On August 9, 1841, the Erie departed Buffalo carrying 343 passengers. It was a windy day and many of the passengers were in their berths with seasickness. In the early evening, there was “a slight explosion, a hissing sound and a cry of ‘Fire!'” Within minutes 254 lives were lost.
A survivor of the ill-fated steamship, Andrew Blila came with his family to America in 1833, he was a child of three years at the time, one the first of the German settlers to arrive in Erie. When the Erie went into commission as part of the Reed fleet of streams on that August day in 1841, Blila shipped as a boy to attend upon the wheelmen. He was then 13 years of age, but a sturdy boy and not unfamiliar with the duties of the position he was filling. The crew of the boat were accommodated on the main deck, the engineers having their quarters on the starboard side, abaft the paddle wheels, and the wheelmen on the port side, directly opposite the engineers.
That night Mr. Blila was in the wheelmens stateroom, preparing for his nights rest, and along with him was Jerome McBride, a wheelman, brother of Dennis McBride, a mate of the Erie. The first intimation Mr. Blila and his mate had of trouble on the ship was an unusual sound, not to be described, so unusual that Mr. Blila remarked it, and asked what it could be. “Oh, its nothing,” said McBride. “Perhaps they have blown out a boiler head or something of that sort has occurred.”
But the noise continued. It was something like a mixture of roaring and crackling with trampling of feet mingled, and again Blila spoke of it; but the sailor tried to quiet the boy, and by assuring him that there could be nothing the matter, urged him to lie down. It was impossible, without investigating, so young Blila went to the door and opening it was confronted with a solid wall of fire. Slamming the door to, he told McBride what he had seen; that the ship was in flames. Then he proposed to break the window and escape through that into the water, but McBride said no.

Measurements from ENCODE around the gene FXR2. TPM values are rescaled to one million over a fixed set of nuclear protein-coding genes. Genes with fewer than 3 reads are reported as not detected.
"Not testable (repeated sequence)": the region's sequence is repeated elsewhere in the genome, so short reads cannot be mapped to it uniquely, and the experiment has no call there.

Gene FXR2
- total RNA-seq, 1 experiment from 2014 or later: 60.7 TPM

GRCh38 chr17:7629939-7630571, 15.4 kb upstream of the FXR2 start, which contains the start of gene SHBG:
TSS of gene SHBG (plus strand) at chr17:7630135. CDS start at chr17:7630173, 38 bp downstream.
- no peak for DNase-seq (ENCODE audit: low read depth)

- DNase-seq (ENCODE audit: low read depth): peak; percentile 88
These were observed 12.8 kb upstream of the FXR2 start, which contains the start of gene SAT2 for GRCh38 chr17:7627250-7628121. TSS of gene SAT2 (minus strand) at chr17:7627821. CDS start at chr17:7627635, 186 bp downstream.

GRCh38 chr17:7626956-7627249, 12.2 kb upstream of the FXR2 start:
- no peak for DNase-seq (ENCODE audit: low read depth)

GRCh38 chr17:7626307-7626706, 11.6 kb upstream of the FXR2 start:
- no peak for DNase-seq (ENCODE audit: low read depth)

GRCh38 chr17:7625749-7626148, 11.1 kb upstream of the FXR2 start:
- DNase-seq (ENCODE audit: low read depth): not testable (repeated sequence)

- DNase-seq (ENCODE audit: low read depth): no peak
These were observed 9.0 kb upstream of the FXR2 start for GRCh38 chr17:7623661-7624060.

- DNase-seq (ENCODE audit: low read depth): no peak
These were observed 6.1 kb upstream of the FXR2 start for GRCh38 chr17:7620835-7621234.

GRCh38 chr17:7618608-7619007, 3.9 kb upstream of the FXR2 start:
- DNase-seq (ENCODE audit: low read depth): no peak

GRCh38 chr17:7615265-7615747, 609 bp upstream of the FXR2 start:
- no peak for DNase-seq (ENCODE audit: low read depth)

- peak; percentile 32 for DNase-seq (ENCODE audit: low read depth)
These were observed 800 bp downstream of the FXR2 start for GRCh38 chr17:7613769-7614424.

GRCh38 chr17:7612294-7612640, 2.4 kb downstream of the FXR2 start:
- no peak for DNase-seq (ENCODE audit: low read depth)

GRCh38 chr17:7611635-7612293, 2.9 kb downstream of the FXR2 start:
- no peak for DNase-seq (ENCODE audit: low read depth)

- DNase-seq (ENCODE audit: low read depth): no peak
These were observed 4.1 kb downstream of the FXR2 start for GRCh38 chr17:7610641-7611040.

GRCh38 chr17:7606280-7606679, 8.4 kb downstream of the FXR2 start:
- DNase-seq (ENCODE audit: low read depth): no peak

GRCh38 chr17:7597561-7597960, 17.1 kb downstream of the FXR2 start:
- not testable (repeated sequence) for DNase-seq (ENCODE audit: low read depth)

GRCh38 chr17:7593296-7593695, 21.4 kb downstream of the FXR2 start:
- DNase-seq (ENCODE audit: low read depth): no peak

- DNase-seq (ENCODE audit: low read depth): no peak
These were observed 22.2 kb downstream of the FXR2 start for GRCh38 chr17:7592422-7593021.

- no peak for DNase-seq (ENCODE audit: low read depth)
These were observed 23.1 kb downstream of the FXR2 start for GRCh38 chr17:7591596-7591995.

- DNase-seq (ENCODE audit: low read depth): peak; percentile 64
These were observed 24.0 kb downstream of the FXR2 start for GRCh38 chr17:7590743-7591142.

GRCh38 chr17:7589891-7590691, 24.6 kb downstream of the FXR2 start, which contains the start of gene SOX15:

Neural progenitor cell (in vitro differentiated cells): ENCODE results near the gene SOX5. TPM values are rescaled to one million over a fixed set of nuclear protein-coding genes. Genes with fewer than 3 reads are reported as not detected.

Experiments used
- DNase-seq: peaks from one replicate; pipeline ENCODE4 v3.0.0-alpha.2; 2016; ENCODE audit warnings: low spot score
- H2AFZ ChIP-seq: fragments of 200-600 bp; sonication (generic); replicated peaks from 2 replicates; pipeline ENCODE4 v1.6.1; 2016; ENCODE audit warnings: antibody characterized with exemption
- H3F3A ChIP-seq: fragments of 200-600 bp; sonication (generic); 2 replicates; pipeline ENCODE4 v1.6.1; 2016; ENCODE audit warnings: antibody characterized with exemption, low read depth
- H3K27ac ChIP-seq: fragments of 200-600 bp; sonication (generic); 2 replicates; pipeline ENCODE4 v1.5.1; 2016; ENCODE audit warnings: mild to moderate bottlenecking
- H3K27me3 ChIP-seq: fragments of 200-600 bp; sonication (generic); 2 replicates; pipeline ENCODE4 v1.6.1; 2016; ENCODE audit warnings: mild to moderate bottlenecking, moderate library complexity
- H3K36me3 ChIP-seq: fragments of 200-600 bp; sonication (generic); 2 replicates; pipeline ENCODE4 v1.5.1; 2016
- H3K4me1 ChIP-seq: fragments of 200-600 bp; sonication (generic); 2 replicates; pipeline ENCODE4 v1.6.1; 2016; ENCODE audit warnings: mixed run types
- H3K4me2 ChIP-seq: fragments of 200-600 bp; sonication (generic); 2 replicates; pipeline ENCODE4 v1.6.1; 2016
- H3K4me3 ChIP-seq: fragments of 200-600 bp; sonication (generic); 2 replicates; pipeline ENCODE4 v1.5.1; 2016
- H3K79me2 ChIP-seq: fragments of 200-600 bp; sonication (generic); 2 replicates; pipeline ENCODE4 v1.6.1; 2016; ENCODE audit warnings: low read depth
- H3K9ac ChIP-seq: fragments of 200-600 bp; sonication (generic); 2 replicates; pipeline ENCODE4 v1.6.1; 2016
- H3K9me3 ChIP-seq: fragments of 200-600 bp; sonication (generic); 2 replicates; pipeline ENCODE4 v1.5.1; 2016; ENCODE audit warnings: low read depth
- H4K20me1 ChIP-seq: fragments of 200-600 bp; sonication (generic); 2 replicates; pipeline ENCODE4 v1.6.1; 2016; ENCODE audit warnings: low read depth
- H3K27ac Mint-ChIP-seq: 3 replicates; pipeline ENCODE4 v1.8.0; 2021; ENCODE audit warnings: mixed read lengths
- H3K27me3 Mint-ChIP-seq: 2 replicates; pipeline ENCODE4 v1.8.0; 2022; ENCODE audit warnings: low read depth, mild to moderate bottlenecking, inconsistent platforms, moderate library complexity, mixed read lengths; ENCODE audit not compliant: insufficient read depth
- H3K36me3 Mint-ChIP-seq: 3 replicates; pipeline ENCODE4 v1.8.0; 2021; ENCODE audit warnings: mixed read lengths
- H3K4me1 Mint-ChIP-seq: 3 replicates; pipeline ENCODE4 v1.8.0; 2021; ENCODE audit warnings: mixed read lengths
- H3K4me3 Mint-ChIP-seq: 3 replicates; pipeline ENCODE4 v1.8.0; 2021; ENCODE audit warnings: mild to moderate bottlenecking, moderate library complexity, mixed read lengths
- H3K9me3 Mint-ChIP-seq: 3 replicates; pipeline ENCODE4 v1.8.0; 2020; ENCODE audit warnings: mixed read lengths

“We will try another plan,” said he. Then seizing a blanket, he held it spread out in front of him and as high up as possible, and telling the boy to follow close upon his heels, he opened the door and rushed through the flames. There was not a moment to spare, and it seemed as though McBride had, in the second of thought he had given it, completely planned out the escape. But a few feet away the gang plank lay upon the deck. This he seized and threw overboard, telling the boy to jump out and get aboard of it. McBride himself followed but he was fearfully burned and was in excruciating agony. With their hands they paddled away from the vicinity of the burning ship. They were among the very last to be picked up by the boats of the Clinton, which had come to the rescue.
Mr. Blila spoked of the circumstance with reluctance, partly for the reason that, notwithstanding the startling character of that tragic event, so little of the details of the scene can be recalled. As a matter of fact he saw but very little of it. Possibly not more than five seconds of time elapsed between the discovery of the fire and the plunge into the waves. There was not time even for thought and the whole occurrence is scarcely more in the retina of his memory than a trouble dream. So when he was asked about the burning of the Erie, he said that he had remembered so little about it that it is not worth while to repeat it. And yet it is one of the most marvelous of experiences and most miraculous of escapes.
He came through is terrible ordeal unscathed. Far different was it with poor Jerome McBride, who had been the means of saving the call-boy's life. His burns were so severe that he died of them after reaching his home in Erie.